The birth of Jesus Christ is the cornerstone of Christmas. It was a miraculous event that shows us the hope of salvation, it reveals to us good tidings of great joy, and proclaims peace on earth. The birth of Jesus Christ is the true meaning of Christmas.
As we celebrate the beauty of the birth of Christ, I can not help but think of the journey it took to get there. Mary was with child of the Holy Ghost and Joseph was a “just man” that obeyed the angel of the Lord to continue his engagement to Mary. It was not an easy decision to make and as they both discovered, the journey was not easy either.
In Luke 2, we find a decree from Caesar Augustus that all the world should be taxed. Everyone would return to their home city, to participate in this census/tax. As notes in the MacArthur Study Bible say, “Both Joseph and Mary were descendants of David and therefore went to their tribal home in Judea to be registered.”
Joseph and Mary had to travel to Bethlehem, a journey that would take them across mountain terrain of more than 70 miles.¹ Mary was “great with child.” It was not a short trip, probably lasting several days, and it was not a smooth trip. I am sure Joseph had to make tough decisions concerning their journey such as: which route to take, where to spend the night, what to pack, etc. Mary had to not only go on the journey herself, whether riding a donkey or by foot, we do not know, but she had to carry the baby too.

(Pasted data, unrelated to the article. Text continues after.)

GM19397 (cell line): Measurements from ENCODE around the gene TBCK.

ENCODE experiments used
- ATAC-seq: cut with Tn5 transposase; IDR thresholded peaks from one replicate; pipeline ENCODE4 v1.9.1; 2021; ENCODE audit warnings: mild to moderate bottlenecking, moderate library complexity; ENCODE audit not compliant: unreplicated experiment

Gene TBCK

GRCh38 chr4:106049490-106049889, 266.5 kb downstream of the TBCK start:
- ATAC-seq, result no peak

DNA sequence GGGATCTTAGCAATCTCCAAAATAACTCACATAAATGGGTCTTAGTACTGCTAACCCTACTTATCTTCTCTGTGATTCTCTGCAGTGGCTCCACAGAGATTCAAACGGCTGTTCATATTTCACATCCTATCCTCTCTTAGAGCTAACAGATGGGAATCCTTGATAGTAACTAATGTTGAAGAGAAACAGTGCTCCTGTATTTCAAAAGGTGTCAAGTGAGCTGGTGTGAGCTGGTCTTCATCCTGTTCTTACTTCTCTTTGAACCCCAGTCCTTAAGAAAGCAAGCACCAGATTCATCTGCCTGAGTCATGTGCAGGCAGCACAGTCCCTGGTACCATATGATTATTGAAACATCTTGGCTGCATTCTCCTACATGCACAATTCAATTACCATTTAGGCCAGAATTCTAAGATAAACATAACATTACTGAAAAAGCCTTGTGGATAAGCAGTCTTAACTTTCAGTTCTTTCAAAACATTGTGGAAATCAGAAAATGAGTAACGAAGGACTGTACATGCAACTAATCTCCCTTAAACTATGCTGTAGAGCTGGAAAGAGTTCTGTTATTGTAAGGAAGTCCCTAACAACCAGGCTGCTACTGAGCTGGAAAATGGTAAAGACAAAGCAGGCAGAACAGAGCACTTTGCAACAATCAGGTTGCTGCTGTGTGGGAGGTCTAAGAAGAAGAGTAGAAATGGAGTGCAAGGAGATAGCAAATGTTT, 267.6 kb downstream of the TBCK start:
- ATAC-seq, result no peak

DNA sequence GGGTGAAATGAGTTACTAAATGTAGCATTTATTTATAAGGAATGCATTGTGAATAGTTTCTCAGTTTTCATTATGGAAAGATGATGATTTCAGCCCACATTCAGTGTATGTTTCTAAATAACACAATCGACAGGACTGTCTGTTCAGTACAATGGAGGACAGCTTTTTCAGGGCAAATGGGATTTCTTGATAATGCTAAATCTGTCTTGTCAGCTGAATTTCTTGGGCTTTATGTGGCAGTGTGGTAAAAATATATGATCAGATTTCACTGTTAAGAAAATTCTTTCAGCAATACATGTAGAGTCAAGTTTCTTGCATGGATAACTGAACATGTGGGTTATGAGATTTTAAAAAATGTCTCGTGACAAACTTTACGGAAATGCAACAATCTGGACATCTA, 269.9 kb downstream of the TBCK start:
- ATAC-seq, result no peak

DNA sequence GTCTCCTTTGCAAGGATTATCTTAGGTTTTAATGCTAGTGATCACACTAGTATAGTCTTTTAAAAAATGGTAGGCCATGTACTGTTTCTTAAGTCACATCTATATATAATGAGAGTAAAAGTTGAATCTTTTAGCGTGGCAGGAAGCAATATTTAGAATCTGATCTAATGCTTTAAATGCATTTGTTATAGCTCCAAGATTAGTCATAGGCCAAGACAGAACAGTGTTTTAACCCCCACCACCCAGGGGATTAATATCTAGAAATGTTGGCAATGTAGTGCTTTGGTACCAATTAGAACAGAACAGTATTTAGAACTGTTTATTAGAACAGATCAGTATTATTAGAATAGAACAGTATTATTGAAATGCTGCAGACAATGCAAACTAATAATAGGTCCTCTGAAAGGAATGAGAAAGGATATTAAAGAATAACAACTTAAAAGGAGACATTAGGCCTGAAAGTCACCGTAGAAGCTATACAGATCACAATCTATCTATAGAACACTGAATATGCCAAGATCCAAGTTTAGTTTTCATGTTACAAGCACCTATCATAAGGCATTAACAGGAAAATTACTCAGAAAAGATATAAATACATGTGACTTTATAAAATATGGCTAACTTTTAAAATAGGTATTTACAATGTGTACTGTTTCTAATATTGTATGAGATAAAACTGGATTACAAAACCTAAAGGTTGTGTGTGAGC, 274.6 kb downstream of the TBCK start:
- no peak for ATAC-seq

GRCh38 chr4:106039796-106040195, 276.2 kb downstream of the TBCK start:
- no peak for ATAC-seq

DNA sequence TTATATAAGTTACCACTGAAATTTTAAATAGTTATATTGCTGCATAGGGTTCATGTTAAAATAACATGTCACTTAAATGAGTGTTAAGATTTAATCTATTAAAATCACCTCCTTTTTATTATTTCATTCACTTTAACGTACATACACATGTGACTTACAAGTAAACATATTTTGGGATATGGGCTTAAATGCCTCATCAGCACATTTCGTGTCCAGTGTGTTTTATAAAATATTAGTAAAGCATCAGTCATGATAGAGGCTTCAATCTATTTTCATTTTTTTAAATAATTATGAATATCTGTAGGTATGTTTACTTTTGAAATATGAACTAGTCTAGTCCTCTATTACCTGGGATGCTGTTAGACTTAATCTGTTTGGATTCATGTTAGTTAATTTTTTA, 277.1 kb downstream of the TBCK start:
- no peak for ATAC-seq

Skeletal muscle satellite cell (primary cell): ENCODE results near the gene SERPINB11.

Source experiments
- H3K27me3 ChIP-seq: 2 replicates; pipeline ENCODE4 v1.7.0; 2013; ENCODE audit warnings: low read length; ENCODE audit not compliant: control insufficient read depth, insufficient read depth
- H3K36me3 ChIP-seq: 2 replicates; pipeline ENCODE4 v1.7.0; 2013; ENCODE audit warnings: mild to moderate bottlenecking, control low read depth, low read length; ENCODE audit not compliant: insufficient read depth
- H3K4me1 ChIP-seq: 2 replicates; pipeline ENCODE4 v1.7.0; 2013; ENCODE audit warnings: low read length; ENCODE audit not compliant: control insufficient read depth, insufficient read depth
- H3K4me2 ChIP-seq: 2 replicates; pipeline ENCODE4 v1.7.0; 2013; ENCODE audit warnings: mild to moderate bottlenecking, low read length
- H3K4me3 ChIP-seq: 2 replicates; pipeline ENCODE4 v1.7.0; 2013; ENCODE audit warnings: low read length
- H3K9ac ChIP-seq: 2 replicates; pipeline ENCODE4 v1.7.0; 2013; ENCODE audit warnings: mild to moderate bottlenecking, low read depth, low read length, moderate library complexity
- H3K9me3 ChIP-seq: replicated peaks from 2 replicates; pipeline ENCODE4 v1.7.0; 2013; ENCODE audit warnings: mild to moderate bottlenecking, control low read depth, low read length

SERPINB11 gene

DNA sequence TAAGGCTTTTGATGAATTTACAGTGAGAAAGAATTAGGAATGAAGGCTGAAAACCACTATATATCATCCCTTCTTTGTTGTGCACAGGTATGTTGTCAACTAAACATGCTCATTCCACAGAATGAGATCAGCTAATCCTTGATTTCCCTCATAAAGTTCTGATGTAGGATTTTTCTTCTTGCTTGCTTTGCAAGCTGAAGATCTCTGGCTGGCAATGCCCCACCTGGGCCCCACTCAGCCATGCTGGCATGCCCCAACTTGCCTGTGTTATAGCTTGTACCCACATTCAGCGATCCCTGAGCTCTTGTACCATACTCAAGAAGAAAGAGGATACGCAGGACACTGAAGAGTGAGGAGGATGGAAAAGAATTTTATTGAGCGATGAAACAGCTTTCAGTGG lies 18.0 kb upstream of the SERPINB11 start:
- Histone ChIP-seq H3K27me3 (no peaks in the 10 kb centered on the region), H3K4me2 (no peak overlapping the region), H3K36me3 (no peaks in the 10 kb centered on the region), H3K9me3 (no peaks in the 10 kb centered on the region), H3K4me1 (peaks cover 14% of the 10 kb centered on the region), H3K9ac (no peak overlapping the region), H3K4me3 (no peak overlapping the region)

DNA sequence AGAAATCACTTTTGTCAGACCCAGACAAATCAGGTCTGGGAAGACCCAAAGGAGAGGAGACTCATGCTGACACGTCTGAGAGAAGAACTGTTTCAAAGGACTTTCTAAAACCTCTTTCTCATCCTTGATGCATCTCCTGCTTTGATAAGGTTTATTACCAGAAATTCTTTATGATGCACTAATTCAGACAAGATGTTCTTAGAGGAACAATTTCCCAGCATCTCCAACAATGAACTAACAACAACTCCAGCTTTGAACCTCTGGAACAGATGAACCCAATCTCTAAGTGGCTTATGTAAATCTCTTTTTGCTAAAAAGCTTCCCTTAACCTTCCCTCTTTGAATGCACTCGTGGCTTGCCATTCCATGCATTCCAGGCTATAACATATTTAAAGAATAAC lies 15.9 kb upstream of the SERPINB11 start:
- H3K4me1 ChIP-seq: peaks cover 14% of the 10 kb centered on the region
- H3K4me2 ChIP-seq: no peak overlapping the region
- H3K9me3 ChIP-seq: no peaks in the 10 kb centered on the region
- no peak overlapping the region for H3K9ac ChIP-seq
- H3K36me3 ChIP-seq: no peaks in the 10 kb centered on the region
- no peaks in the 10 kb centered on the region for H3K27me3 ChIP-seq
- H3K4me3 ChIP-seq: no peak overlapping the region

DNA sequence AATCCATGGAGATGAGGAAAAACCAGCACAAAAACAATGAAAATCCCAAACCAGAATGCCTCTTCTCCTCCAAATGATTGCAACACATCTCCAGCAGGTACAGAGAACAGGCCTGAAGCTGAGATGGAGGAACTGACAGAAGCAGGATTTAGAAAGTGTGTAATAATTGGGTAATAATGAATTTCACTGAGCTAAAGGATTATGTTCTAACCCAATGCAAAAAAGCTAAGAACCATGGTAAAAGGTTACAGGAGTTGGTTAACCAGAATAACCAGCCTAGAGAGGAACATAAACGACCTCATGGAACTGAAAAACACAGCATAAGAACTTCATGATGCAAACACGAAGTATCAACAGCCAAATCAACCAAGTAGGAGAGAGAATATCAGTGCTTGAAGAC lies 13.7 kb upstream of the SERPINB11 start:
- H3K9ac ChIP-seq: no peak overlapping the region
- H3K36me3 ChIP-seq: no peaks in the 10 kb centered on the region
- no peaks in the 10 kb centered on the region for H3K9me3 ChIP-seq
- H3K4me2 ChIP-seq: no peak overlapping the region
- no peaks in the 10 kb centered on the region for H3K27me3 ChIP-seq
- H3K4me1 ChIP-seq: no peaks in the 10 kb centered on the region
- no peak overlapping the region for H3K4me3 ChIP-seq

Judea was at a higher elevation than Galilee, so they had to go up. Is that the truth of when God calls us up out of our daily routine? Joseph was just a carpenter by trade.² He was not a King, but God chose him to be responsible for the delivery of the King of Kings.
When they arrived in Bethlehem “the house of bread”, there was no room for them. They had to stay with the animals in a stable. Mary gave birth to the greatest gift of all in a humble place. Emmanuel, God with us, was laid in an animal feeding trough.
And she brought forth her firstborn son, and wrapped him in swaddling clothes, and laid him in a manger; because there was no room for them in the inn.
I hope you can find room for Jesus in your life this Christmas. You may be in the middle of a difficult journey. The road is bumpy and you feel like you are carrying the load of two. People have no room for you and you have been turned away, rejected, and embarrassed. I would not worry, you are in good company.
¹ MacArthur Study Bible, notes on Luke 2:4. ² John Gill’s Exposition of the Bible, notes on Luke 2:4.